IZA DP No. 15565: Global Job Quality: Evidence from Wage Employment across Developing Countries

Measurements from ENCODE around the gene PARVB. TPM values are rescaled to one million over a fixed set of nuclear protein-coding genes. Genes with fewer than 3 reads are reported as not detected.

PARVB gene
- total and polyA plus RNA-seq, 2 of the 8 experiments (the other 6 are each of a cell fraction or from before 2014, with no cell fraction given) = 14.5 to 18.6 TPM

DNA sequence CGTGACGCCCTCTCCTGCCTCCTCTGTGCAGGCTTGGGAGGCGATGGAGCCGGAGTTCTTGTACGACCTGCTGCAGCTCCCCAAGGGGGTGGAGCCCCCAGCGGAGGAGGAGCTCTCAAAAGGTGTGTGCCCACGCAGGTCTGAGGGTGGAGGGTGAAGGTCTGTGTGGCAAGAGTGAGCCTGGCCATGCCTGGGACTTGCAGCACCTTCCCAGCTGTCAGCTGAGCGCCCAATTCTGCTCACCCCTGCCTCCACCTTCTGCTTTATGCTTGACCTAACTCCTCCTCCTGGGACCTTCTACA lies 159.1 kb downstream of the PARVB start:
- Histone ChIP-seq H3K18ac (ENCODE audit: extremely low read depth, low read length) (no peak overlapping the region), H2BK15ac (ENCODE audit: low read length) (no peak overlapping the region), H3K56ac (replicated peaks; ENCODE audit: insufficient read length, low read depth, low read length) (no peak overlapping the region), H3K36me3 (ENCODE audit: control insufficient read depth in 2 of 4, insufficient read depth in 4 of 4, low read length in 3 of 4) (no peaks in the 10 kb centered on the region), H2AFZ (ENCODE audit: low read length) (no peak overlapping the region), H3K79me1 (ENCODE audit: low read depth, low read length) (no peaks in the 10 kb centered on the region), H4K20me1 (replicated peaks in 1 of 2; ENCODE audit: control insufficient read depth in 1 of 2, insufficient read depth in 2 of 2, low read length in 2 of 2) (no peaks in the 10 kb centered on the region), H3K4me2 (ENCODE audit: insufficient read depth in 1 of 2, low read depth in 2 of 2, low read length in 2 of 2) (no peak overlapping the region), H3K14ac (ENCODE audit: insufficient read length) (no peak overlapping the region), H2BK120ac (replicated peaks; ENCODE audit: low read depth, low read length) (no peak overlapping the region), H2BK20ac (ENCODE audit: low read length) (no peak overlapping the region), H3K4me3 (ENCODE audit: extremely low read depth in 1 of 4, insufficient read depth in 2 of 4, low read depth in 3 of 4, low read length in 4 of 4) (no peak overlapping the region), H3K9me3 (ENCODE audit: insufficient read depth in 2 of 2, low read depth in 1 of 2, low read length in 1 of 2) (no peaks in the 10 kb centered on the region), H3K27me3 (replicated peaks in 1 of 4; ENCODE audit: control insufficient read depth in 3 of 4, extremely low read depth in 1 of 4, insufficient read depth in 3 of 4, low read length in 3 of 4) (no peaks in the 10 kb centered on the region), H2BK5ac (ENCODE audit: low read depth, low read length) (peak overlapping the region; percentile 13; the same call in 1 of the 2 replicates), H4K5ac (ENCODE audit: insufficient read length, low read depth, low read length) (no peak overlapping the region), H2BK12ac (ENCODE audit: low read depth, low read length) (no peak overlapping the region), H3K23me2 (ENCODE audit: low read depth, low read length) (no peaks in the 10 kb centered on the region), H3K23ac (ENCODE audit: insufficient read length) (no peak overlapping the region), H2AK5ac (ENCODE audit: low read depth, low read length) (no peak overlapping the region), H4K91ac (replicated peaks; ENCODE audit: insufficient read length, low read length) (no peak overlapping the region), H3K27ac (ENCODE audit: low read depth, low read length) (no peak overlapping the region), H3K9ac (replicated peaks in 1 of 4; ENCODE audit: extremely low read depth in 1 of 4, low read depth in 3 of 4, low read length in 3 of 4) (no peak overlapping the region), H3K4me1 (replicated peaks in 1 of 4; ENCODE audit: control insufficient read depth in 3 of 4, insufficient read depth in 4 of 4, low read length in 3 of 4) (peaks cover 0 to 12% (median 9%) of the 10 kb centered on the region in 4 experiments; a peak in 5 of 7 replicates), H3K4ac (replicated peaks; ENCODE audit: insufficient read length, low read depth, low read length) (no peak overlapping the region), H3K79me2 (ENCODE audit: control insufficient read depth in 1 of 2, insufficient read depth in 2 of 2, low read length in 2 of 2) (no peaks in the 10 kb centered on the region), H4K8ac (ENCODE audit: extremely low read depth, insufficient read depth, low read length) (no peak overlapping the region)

Measuring job quality across countries has been challenging and has relied typically on a single indicator, such as formality or wages. To contribute to this critical policy issue, this paper presents a first global estimate of job quality departing from microdata. It assembles a harmonized global data set of labor force and household surveys to produce a measure of job quality across four dimensions: sufficient income, access to employment benefits, job stability, and adequate working conditions. The results for 40 developing countries show significant variation in job quality across countries, economic sectors, and sociodemographic characteristics, including age, location, and educational attainment. Countries in the Latin America and the Caribbean region have relatively higher levels of job quality, while countries in Sub-Saharan Africa display the lowest levels of job quality. Most workers in the sectors of finance and business services, public administration, and utilities have, on average, better jobs. Higher education matters in securing greater job quality, while the average job quality of wage employment is relatively similar between men and women but with some variation in income and working conditions.